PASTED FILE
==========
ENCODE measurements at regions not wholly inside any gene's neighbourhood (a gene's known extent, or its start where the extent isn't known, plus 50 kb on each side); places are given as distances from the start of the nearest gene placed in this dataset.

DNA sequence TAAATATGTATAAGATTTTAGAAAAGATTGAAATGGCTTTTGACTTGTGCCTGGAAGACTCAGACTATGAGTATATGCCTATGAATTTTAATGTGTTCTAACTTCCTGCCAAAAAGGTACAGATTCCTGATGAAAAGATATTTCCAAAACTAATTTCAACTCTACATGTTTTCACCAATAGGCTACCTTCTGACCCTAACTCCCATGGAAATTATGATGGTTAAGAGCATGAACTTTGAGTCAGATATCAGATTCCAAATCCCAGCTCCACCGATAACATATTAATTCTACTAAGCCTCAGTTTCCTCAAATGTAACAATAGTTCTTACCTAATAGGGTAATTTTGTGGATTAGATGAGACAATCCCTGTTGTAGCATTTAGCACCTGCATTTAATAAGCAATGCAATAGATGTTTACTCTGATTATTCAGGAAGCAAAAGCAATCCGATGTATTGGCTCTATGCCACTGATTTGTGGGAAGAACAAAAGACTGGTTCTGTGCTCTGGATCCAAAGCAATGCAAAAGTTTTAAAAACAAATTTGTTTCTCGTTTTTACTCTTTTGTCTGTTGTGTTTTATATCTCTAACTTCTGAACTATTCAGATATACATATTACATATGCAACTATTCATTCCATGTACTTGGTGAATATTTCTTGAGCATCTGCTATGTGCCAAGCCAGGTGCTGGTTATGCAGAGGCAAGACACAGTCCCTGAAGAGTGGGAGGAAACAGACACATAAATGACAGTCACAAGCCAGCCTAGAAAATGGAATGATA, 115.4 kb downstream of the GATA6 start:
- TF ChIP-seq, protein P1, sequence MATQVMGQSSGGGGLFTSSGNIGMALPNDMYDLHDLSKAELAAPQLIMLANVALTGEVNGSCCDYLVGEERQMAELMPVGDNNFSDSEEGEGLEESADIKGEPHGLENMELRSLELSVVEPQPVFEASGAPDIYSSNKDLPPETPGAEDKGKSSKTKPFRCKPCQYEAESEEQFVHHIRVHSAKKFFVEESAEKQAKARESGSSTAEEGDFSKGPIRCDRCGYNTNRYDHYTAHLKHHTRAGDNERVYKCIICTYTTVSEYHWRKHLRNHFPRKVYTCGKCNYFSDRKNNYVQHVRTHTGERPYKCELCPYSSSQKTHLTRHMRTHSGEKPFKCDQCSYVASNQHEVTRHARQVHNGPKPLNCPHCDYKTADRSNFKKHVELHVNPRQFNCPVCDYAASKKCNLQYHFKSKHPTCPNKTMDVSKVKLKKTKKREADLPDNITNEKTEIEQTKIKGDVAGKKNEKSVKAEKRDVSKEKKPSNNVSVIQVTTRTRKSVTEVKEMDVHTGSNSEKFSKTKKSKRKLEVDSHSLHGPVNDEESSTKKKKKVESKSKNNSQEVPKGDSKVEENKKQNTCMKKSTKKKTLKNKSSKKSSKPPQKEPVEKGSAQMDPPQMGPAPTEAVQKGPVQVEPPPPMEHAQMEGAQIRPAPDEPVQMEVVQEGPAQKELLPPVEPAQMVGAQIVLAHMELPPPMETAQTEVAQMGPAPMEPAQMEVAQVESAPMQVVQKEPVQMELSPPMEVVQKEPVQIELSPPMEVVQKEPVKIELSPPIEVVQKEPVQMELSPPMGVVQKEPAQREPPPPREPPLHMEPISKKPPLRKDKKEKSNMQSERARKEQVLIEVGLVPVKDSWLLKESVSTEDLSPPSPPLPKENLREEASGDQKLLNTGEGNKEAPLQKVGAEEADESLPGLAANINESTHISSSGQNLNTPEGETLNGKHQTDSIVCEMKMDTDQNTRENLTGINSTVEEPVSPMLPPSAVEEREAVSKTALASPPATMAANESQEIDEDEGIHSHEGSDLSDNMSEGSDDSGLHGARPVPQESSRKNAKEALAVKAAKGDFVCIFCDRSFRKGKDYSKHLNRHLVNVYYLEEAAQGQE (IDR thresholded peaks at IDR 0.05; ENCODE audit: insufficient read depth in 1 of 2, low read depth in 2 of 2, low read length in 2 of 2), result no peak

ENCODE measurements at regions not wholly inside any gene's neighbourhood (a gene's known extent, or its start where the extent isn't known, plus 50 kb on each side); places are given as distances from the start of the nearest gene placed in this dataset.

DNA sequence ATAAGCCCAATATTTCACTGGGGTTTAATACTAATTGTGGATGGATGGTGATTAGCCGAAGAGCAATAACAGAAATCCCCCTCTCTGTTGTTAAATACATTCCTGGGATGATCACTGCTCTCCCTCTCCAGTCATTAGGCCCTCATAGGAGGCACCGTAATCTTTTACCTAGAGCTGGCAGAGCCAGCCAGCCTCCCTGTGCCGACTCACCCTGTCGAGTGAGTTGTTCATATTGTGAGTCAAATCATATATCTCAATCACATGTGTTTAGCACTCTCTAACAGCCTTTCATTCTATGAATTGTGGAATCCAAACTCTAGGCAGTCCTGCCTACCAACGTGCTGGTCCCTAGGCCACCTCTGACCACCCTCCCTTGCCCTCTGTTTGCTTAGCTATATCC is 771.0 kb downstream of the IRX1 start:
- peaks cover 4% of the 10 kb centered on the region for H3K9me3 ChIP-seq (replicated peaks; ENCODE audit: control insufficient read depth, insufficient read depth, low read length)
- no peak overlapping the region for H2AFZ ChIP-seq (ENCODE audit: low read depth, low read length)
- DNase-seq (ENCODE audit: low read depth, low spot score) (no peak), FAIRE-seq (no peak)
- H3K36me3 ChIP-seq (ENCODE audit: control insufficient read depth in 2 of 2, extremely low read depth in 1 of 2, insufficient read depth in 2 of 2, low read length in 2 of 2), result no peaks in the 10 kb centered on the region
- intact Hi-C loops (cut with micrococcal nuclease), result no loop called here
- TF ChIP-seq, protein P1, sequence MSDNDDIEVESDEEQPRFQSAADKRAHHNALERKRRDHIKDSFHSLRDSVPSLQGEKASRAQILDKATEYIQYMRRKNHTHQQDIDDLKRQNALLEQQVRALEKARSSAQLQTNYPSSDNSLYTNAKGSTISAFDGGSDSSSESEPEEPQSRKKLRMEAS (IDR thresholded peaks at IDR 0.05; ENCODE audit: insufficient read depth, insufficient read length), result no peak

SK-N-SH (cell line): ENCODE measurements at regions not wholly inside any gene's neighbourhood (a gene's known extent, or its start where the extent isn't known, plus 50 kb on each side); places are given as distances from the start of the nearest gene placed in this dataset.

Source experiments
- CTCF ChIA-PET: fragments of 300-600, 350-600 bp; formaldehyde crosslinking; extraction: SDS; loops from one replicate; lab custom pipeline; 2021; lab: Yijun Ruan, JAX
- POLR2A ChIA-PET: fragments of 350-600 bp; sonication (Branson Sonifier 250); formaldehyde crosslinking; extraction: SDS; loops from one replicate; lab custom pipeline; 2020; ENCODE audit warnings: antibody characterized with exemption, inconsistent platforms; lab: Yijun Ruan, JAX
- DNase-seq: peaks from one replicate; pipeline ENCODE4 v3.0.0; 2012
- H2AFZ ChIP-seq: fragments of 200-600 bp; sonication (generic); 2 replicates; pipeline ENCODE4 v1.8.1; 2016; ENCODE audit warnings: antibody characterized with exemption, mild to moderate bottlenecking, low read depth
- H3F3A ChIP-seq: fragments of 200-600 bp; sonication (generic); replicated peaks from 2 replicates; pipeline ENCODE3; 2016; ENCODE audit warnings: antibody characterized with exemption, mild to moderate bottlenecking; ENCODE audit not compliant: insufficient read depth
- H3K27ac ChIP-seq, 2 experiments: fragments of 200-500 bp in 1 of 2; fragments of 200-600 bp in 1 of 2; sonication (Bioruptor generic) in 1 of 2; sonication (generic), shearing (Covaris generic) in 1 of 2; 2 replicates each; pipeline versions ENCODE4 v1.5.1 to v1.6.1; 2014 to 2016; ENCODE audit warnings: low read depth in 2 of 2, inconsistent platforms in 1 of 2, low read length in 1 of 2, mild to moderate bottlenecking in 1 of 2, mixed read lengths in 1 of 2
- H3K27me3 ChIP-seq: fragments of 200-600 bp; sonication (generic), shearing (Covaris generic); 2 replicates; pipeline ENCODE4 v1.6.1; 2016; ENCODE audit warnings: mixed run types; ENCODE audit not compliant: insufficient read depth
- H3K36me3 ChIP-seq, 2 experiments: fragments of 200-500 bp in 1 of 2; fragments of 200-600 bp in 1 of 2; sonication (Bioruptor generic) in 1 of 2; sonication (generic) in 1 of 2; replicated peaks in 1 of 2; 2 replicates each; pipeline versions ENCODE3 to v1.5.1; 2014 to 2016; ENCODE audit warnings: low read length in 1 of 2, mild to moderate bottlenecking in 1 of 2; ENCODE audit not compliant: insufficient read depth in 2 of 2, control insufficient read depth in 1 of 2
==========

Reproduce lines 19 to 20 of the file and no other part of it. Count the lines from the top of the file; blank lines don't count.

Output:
- H3K27ac ChIP-seq, 2 experiments: fragments of 200-500 bp in 1 of 2; fragments of 200-600 bp in 1 of 2; sonication (Bioruptor generic) in 1 of 2; sonication (generic), shearing (Covaris generic) in 1 of 2; 2 replicates each; pipeline versions ENCODE4 v1.5.1 to v1.6.1; 2014 to 2016; ENCODE audit warnings: low read depth in 2 of 2, inconsistent platforms in 1 of 2, low read length in 1 of 2, mild to moderate bottlenecking in 1 of 2, mixed read lengths in 1 of 2
- H3K27me3 ChIP-seq: fragments of 200-600 bp; sonication (generic), shearing (Covaris generic); 2 replicates; pipeline ENCODE4 v1.6.1; 2016; ENCODE audit warnings: mixed run types; ENCODE audit not compliant: insufficient read depth